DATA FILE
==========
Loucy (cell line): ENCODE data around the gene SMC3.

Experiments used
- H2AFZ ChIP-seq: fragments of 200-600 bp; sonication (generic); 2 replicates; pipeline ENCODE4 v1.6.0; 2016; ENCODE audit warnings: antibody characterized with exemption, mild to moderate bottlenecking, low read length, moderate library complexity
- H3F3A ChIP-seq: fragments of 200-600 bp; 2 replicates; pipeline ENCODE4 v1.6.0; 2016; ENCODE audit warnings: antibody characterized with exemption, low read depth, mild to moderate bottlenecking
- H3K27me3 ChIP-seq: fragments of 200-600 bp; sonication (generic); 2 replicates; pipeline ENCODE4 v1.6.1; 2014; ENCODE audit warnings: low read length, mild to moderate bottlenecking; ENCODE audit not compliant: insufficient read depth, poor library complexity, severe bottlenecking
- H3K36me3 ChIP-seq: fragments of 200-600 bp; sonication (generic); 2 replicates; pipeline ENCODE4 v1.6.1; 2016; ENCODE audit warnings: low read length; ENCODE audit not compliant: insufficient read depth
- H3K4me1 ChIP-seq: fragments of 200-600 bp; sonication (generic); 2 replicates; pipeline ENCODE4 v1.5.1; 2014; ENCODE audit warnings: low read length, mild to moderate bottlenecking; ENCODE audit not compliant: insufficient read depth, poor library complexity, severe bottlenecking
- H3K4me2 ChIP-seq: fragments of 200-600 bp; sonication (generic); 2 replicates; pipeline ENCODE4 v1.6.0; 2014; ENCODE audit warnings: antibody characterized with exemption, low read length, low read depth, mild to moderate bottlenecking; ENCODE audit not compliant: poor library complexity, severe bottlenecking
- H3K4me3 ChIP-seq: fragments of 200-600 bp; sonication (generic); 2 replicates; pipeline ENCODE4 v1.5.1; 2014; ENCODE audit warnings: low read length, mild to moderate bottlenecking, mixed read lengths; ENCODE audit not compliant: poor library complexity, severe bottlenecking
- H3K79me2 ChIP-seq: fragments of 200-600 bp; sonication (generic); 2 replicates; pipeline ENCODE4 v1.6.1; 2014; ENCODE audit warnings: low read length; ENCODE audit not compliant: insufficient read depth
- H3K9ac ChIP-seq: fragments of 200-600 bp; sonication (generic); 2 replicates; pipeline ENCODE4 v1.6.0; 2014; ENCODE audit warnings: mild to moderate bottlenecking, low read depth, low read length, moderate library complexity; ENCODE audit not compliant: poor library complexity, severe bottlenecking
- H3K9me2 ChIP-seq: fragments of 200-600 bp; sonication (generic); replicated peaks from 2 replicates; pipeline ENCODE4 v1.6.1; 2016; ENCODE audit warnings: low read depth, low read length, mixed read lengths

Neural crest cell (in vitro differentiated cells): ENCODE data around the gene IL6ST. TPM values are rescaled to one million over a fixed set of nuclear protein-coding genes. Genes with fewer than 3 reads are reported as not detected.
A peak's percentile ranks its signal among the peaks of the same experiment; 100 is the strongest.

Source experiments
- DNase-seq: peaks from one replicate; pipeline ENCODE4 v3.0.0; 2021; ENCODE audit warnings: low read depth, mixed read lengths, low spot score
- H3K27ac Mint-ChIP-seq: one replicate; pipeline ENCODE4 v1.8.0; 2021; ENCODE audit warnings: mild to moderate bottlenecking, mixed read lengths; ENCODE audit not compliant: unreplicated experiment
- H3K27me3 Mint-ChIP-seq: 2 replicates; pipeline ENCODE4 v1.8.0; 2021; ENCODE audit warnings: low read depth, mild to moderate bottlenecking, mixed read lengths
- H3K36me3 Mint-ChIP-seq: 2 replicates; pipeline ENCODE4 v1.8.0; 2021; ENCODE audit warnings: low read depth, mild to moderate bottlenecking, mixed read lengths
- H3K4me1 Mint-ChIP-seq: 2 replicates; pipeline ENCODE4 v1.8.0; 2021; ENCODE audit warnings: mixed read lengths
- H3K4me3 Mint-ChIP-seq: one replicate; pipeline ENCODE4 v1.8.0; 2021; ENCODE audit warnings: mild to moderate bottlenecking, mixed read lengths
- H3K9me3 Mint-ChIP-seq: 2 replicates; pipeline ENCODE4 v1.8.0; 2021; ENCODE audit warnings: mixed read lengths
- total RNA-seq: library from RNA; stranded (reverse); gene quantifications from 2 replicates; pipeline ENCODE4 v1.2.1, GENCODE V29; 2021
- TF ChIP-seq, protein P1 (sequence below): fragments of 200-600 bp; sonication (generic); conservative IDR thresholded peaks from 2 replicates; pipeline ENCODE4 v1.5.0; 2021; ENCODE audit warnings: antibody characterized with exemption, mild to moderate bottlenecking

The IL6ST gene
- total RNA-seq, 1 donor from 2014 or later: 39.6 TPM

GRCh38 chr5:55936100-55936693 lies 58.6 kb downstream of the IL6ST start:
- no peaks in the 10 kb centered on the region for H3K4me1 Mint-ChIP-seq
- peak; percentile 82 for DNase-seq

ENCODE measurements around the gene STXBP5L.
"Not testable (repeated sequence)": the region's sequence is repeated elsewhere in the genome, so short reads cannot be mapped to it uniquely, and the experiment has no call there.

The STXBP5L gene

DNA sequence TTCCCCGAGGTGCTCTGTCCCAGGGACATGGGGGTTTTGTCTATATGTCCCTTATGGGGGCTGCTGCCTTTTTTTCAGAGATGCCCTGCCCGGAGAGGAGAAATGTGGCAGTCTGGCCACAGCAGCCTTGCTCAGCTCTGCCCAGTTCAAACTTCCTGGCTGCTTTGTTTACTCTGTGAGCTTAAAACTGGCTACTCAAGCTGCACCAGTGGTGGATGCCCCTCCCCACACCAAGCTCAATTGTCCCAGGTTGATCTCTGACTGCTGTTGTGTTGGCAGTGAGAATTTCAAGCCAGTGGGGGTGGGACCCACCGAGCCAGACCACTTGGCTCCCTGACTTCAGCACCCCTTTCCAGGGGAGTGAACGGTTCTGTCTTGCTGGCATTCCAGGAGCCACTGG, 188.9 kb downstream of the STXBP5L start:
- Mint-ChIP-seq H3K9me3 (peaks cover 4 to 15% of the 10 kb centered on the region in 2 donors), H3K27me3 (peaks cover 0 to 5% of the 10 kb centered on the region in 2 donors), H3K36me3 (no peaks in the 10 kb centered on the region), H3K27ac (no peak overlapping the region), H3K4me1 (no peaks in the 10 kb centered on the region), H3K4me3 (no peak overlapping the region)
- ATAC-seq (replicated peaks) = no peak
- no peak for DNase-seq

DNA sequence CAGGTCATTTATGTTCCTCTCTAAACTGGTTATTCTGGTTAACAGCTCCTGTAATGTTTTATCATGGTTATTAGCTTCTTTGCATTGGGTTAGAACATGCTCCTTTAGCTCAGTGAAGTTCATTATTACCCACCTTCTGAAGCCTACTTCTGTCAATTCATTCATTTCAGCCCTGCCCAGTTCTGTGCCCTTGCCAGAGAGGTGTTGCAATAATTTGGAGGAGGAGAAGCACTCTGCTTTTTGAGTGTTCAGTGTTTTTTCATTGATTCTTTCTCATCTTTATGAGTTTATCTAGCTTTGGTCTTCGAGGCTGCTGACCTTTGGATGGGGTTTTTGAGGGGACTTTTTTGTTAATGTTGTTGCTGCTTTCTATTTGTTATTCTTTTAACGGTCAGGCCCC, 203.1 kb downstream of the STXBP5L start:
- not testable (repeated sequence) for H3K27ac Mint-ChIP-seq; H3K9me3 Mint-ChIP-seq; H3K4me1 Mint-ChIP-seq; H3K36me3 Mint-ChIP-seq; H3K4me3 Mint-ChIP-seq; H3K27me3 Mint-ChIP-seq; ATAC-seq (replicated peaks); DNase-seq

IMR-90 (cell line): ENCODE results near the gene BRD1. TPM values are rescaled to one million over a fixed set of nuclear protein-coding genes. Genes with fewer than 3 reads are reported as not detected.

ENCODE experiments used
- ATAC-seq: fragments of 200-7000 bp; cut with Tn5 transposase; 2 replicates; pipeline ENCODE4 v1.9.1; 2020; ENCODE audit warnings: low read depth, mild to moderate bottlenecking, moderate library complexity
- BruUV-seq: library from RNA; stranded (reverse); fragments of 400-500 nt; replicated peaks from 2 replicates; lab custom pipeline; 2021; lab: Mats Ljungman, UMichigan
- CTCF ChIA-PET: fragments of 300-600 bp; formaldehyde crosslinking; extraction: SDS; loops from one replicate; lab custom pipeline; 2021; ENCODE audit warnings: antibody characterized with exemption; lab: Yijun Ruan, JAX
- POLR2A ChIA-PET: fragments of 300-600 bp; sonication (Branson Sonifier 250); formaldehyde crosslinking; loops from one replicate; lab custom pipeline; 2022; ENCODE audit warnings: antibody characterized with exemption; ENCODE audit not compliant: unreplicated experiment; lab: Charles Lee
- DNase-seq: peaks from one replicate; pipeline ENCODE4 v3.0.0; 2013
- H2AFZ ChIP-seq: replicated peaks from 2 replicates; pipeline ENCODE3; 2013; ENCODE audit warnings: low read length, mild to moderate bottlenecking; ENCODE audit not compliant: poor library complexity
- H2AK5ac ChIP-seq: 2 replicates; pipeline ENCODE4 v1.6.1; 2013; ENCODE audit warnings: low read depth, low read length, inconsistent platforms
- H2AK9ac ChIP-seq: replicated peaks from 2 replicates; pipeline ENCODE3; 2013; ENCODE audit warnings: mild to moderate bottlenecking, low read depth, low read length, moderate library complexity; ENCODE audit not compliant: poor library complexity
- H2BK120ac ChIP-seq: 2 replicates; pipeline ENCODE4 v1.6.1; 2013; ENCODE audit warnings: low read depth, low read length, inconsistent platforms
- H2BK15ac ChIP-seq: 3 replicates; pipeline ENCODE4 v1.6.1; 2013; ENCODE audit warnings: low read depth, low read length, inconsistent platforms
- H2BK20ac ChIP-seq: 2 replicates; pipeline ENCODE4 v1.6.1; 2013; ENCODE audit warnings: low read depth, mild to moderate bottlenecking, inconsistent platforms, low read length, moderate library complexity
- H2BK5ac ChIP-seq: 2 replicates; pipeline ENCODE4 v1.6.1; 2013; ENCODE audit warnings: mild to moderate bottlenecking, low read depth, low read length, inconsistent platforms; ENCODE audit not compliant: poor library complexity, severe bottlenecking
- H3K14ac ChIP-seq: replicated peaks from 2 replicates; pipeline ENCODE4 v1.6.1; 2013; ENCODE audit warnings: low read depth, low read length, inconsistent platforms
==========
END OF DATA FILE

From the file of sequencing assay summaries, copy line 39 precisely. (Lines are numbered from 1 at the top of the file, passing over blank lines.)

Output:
IMR-90 (cell line): ENCODE results near the gene BRD1. TPM values are rescaled to one million over a fixed set of nuclear protein-coding genes. Genes with fewer than 3 reads are reported as not detected.